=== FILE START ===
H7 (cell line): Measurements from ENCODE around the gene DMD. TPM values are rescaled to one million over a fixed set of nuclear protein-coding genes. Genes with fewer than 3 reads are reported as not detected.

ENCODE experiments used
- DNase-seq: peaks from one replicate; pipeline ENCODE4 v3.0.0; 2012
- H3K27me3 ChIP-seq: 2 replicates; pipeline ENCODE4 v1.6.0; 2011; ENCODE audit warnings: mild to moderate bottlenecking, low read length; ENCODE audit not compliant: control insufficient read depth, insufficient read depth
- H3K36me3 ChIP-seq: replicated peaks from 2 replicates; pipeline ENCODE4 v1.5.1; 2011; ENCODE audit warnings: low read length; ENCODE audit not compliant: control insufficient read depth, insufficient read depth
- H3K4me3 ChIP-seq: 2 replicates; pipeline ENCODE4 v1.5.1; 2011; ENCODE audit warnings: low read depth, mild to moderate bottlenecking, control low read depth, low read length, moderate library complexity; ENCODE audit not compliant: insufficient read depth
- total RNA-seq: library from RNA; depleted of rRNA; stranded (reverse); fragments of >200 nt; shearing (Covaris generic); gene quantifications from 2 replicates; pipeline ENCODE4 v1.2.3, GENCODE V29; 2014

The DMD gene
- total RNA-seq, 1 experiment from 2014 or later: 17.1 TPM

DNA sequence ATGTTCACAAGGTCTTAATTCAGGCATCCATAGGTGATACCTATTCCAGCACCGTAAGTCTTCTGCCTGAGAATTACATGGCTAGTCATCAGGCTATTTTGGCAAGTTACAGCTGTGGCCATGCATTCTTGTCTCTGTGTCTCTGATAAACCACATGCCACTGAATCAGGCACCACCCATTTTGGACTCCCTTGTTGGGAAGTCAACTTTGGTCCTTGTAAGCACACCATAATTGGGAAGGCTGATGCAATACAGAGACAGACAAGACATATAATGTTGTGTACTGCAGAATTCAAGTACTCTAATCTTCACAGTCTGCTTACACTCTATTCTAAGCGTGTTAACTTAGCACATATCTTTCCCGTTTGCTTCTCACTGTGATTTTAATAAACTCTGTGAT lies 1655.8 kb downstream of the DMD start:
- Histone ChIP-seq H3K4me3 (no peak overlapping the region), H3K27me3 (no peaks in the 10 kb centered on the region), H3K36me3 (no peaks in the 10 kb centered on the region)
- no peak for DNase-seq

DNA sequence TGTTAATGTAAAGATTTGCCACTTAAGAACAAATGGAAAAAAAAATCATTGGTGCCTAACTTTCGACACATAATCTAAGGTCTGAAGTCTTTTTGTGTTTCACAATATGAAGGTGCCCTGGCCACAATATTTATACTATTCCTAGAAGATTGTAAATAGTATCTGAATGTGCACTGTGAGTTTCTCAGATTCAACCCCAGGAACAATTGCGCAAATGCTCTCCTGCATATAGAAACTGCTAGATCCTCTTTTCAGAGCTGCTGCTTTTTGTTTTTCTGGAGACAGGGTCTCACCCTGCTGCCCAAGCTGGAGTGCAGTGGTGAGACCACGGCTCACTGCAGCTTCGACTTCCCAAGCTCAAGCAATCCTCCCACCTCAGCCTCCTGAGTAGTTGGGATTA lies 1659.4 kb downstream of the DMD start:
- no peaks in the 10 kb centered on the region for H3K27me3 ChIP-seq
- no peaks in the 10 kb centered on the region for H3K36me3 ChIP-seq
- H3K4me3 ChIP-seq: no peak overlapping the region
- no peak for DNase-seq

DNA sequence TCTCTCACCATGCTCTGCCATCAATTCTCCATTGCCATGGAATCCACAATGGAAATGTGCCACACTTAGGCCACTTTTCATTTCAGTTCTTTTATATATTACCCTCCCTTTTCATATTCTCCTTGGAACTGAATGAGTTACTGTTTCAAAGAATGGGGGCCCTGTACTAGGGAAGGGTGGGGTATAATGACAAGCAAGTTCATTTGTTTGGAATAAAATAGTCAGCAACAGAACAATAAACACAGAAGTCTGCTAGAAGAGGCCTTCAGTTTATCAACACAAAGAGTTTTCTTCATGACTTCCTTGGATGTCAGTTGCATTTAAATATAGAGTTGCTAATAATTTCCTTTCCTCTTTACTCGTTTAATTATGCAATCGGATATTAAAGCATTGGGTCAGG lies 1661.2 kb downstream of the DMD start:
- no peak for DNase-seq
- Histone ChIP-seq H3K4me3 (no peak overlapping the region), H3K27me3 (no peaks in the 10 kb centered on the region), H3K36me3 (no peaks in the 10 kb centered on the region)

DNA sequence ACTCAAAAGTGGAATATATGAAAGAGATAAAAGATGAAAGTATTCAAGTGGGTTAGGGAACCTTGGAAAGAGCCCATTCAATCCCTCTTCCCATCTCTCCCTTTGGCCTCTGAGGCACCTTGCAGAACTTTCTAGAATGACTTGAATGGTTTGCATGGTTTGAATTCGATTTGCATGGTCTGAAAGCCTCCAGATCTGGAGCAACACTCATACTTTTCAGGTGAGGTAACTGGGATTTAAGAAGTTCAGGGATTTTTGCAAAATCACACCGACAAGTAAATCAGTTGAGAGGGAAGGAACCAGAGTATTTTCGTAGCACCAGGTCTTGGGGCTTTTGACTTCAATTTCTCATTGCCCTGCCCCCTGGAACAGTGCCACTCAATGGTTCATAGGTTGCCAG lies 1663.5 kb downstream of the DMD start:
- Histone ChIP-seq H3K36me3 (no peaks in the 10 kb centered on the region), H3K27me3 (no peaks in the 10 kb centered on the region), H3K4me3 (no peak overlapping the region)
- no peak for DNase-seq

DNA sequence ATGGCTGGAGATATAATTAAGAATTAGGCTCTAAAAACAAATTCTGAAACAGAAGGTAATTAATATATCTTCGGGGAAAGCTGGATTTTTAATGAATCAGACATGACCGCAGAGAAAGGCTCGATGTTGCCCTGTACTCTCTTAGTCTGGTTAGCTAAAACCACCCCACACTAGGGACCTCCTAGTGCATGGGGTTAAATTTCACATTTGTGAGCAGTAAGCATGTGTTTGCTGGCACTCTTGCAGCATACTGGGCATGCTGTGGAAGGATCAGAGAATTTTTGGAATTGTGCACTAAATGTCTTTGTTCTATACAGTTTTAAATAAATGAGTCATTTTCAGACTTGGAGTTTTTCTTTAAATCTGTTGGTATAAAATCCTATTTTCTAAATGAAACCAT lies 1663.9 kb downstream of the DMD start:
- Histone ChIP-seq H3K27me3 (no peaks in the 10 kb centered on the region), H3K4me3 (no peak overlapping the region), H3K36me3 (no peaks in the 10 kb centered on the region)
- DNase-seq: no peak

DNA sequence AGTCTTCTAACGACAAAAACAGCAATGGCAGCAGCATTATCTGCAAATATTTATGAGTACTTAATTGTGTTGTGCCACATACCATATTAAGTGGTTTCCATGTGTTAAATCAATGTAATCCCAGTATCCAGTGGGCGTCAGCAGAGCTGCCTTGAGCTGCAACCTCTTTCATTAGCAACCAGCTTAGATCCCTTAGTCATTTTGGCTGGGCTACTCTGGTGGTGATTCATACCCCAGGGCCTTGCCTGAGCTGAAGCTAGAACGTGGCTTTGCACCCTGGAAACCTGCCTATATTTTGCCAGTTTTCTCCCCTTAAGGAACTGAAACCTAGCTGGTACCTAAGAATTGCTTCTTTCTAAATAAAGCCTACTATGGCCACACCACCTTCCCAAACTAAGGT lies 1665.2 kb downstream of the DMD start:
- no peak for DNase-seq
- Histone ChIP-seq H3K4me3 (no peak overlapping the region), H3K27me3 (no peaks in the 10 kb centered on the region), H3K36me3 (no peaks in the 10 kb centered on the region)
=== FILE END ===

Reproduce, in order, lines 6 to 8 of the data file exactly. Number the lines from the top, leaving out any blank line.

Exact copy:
- H3K4me3 ChIP-seq: 2 replicates; pipeline ENCODE4 v1.5.1; 2011; ENCODE audit warnings: low read depth, mild to moderate bottlenecking, control low read depth, low read length, moderate library complexity; ENCODE audit not compliant: insufficient read depth
- total RNA-seq: library from RNA; depleted of rRNA; stranded (reverse); fragments of >200 nt; shearing (Covaris generic); gene quantifications from 2 replicates; pipeline ENCODE4 v1.2.3, GENCODE V29; 2014

The DMD gene